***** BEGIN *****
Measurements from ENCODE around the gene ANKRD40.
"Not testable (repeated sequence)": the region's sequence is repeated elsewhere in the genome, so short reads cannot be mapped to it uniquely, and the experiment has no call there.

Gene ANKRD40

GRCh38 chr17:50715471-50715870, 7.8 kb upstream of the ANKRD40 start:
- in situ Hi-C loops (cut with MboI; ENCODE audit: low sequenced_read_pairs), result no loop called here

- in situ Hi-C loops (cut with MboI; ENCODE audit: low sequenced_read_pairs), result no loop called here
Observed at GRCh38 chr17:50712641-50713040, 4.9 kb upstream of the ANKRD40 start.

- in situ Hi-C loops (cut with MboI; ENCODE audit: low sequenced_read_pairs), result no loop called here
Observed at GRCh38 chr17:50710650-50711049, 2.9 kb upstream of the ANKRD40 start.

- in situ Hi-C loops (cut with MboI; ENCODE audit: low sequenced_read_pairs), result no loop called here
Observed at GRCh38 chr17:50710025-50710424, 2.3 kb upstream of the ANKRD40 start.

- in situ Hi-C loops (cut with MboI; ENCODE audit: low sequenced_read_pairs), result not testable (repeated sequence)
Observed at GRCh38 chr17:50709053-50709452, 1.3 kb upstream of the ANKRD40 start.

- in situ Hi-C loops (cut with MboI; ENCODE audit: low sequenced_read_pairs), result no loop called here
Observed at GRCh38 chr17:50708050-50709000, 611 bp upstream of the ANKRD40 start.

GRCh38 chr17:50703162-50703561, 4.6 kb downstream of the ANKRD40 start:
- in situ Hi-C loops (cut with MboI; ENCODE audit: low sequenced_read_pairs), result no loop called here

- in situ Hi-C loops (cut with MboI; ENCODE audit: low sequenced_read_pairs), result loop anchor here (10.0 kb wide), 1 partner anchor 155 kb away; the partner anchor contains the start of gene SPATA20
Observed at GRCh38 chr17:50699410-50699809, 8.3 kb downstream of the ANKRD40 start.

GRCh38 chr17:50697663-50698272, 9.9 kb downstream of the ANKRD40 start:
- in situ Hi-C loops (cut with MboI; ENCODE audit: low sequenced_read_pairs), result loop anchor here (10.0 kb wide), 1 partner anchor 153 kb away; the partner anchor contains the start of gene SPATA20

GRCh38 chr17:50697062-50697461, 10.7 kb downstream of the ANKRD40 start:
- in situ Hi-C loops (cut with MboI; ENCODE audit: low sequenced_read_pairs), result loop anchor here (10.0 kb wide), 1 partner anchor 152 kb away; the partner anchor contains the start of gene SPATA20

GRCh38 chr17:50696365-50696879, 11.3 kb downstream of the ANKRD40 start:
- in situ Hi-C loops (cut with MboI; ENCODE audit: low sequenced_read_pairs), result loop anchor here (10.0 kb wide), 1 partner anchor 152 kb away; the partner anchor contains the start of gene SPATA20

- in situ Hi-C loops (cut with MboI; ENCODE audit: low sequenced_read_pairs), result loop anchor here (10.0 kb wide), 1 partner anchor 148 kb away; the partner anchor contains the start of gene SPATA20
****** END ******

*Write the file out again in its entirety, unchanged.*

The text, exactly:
Measurements from ENCODE around the gene ANKRD40.
"Not testable (repeated sequence)": the region's sequence is repeated elsewhere in the genome, so short reads cannot be mapped to it uniquely, and the experiment has no call there.

Gene ANKRD40

GRCh38 chr17:50715471-50715870, 7.8 kb upstream of the ANKRD40 start:
- in situ Hi-C loops (cut with MboI; ENCODE audit: low sequenced_read_pairs), result no loop called here

- in situ Hi-C loops (cut with MboI; ENCODE audit: low sequenced_read_pairs), result no loop called here
Observed at GRCh38 chr17:50712641-50713040, 4.9 kb upstream of the ANKRD40 start.

- in situ Hi-C loops (cut with MboI; ENCODE audit: low sequenced_read_pairs), result no loop called here
Observed at GRCh38 chr17:50710650-50711049, 2.9 kb upstream of the ANKRD40 start.

- in situ Hi-C loops (cut with MboI; ENCODE audit: low sequenced_read_pairs), result no loop called here
Observed at GRCh38 chr17:50710025-50710424, 2.3 kb upstream of the ANKRD40 start.

- in situ Hi-C loops (cut with MboI; ENCODE audit: low sequenced_read_pairs), result not testable (repeated sequence)
Observed at GRCh38 chr17:50709053-50709452, 1.3 kb upstream of the ANKRD40 start.

- in situ Hi-C loops (cut with MboI; ENCODE audit: low sequenced_read_pairs), result no loop called here
Observed at GRCh38 chr17:50708050-50709000, 611 bp upstream of the ANKRD40 start.

GRCh38 chr17:50703162-50703561, 4.6 kb downstream of the ANKRD40 start:
- in situ Hi-C loops (cut with MboI; ENCODE audit: low sequenced_read_pairs), result no loop called here

- in situ Hi-C loops (cut with MboI; ENCODE audit: low sequenced_read_pairs), result loop anchor here (10.0 kb wide), 1 partner anchor 155 kb away; the partner anchor contains the start of gene SPATA20
Observed at GRCh38 chr17:50699410-50699809, 8.3 kb downstream of the ANKRD40 start.

GRCh38 chr17:50697663-50698272, 9.9 kb downstream of the ANKRD40 start:
- in situ Hi-C loops (cut with MboI; ENCODE audit: low sequenced_read_pairs), result loop anchor here (10.0 kb wide), 1 partner anchor 153 kb away; the partner anchor contains the start of gene SPATA20

GRCh38 chr17:50697062-50697461, 10.7 kb downstream of the ANKRD40 start:
- in situ Hi-C loops (cut with MboI; ENCODE audit: low sequenced_read_pairs), result loop anchor here (10.0 kb wide), 1 partner anchor 152 kb away; the partner anchor contains the start of gene SPATA20

GRCh38 chr17:50696365-50696879, 11.3 kb downstream of the ANKRD40 start:
- in situ Hi-C loops (cut with MboI; ENCODE audit: low sequenced_read_pairs), result loop anchor here (10.0 kb wide), 1 partner anchor 152 kb away; the partner anchor contains the start of gene SPATA20

- in situ Hi-C loops (cut with MboI; ENCODE audit: low sequenced_read_pairs), result loop anchor here (10.0 kb wide), 1 partner anchor 148 kb away; the partner anchor contains the start of gene SPATA20